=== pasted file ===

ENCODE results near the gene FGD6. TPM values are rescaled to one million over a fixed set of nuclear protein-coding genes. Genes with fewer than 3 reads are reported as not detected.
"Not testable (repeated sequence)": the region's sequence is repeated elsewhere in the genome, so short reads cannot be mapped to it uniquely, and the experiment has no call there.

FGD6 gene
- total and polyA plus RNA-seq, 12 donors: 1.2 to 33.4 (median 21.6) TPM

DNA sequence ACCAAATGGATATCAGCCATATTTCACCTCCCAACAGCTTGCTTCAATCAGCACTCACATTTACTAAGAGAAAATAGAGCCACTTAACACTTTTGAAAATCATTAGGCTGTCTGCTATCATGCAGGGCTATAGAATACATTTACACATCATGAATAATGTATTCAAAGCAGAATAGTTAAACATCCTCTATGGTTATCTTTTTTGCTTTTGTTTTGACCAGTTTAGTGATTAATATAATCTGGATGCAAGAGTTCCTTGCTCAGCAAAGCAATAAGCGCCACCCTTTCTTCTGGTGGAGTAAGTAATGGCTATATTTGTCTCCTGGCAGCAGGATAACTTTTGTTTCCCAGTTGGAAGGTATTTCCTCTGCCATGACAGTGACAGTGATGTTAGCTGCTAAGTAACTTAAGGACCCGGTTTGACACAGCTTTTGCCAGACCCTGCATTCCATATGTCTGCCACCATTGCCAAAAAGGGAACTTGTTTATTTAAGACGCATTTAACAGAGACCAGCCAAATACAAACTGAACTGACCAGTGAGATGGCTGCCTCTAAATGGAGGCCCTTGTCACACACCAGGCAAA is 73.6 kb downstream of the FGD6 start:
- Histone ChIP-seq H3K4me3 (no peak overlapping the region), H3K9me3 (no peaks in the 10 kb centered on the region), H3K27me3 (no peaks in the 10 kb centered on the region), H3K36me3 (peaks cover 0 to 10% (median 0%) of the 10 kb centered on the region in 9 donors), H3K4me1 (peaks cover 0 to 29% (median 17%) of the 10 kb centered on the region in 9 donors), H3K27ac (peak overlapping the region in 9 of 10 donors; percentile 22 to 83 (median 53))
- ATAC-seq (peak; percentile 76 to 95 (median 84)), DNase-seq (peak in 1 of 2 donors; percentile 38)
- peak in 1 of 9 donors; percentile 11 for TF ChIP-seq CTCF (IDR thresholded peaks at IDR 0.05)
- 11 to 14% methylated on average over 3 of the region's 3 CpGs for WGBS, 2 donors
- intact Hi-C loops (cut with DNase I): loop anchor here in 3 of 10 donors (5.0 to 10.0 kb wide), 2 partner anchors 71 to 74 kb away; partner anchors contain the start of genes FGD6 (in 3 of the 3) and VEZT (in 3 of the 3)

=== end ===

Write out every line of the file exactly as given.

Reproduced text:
ENCODE results near the gene FGD6. TPM values are rescaled to one million over a fixed set of nuclear protein-coding genes. Genes with fewer than 3 reads are reported as not detected.
"Not testable (repeated sequence)": the region's sequence is repeated elsewhere in the genome, so short reads cannot be mapped to it uniquely, and the experiment has no call there.

FGD6 gene
- total and polyA plus RNA-seq, 12 donors: 1.2 to 33.4 (median 21.6) TPM

DNA sequence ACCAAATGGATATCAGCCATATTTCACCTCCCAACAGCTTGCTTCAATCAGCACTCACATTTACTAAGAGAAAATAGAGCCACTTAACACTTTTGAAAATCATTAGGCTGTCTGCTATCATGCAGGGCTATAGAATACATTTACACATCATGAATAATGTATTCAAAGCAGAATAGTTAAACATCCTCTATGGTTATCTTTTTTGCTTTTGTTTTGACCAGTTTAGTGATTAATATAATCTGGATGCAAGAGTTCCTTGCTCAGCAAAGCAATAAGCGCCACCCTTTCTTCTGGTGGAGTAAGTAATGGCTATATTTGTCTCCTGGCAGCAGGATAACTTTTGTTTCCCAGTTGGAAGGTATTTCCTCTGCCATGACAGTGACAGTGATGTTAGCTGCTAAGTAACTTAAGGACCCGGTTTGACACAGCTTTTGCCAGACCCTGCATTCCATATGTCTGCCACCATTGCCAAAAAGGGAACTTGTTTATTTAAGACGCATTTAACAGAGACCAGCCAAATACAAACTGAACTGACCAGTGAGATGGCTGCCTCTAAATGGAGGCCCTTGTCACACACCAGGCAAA is 73.6 kb downstream of the FGD6 start:
- Histone ChIP-seq H3K4me3 (no peak overlapping the region), H3K9me3 (no peaks in the 10 kb centered on the region), H3K27me3 (no peaks in the 10 kb centered on the region), H3K36me3 (peaks cover 0 to 10% (median 0%) of the 10 kb centered on the region in 9 donors), H3K4me1 (peaks cover 0 to 29% (median 17%) of the 10 kb centered on the region in 9 donors), H3K27ac (peak overlapping the region in 9 of 10 donors; percentile 22 to 83 (median 53))
- ATAC-seq (peak; percentile 76 to 95 (median 84)), DNase-seq (peak in 1 of 2 donors; percentile 38)
- peak in 1 of 9 donors; percentile 11 for TF ChIP-seq CTCF (IDR thresholded peaks at IDR 0.05)
- 11 to 14% methylated on average over 3 of the region's 3 CpGs for WGBS, 2 donors
- intact Hi-C loops (cut with DNase I): loop anchor here in 3 of 10 donors (5.0 to 10.0 kb wide), 2 partner anchors 71 to 74 kb away; partner anchors contain the start of genes FGD6 (in 3 of the 3) and VEZT (in 3 of the 3)